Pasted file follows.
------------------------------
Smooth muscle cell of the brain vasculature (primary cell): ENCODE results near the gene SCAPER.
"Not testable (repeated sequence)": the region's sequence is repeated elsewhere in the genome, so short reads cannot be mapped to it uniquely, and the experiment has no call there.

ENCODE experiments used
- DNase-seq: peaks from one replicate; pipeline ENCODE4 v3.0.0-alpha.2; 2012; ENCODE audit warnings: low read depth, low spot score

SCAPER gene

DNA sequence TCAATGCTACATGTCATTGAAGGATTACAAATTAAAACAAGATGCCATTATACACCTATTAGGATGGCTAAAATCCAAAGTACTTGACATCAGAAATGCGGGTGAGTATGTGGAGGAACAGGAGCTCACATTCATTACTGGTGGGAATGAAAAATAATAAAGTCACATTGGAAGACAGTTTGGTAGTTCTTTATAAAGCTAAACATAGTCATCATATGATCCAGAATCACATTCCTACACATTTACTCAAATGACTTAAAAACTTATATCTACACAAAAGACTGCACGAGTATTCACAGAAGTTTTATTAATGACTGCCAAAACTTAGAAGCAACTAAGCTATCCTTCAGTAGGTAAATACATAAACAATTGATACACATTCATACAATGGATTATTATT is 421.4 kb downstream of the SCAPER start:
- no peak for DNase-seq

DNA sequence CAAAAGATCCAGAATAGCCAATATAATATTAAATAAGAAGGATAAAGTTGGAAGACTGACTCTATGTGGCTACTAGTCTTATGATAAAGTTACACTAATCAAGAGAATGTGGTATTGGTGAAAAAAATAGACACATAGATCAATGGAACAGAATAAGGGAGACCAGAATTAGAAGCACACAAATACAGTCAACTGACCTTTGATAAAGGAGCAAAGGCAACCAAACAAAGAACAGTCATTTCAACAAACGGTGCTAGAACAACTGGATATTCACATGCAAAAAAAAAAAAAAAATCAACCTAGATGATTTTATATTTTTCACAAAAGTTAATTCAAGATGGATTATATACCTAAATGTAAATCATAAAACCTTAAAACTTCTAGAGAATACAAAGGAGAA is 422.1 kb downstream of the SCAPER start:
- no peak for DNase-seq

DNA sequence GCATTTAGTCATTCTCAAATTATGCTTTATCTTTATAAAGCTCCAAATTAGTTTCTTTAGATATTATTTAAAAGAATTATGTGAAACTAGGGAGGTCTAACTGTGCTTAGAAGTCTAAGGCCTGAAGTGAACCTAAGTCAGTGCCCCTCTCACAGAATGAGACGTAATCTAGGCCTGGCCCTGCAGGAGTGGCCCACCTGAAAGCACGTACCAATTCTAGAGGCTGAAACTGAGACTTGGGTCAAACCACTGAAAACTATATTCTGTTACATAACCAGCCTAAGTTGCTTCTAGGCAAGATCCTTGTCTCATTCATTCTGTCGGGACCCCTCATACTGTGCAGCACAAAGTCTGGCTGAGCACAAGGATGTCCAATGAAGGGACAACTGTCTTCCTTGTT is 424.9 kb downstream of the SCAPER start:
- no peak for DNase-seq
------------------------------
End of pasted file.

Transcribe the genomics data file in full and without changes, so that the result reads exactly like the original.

Smooth muscle cell of the brain vasculature (primary cell): ENCODE results near the gene SCAPER.
"Not testable (repeated sequence)": the region's sequence is repeated elsewhere in the genome, so short reads cannot be mapped to it uniquely, and the experiment has no call there.

ENCODE experiments used
- DNase-seq: peaks from one replicate; pipeline ENCODE4 v3.0.0-alpha.2; 2012; ENCODE audit warnings: low read depth, low spot score

SCAPER gene

DNA sequence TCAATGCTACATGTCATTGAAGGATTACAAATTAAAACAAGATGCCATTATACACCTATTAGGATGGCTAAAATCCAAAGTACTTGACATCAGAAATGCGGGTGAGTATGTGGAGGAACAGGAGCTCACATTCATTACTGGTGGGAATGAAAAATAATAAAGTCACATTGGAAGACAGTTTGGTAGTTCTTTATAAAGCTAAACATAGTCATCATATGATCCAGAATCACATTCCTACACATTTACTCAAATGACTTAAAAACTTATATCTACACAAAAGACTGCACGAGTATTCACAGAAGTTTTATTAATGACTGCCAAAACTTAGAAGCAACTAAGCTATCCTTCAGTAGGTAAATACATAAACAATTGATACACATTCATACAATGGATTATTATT is 421.4 kb downstream of the SCAPER start:
- no peak for DNase-seq

DNA sequence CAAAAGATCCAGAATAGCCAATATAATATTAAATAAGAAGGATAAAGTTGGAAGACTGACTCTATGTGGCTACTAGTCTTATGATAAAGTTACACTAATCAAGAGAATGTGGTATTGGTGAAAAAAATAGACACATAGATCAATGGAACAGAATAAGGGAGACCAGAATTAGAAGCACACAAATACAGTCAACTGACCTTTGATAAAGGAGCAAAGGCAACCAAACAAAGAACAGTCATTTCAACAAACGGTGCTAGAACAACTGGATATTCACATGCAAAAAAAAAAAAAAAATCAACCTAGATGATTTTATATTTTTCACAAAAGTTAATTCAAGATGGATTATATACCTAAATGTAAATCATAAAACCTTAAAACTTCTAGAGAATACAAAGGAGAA is 422.1 kb downstream of the SCAPER start:
- no peak for DNase-seq

DNA sequence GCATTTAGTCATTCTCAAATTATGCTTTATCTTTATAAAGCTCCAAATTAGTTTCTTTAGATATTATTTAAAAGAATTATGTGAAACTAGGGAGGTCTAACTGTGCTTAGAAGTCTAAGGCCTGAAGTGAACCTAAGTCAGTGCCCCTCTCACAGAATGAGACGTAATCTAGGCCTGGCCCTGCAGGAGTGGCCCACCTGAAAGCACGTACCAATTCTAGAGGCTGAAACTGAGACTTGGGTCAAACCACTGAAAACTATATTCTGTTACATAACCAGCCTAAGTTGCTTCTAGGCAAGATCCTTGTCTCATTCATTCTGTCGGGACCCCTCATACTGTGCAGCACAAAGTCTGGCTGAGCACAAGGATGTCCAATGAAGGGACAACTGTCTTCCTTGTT is 424.9 kb downstream of the SCAPER start:
- no peak for DNase-seq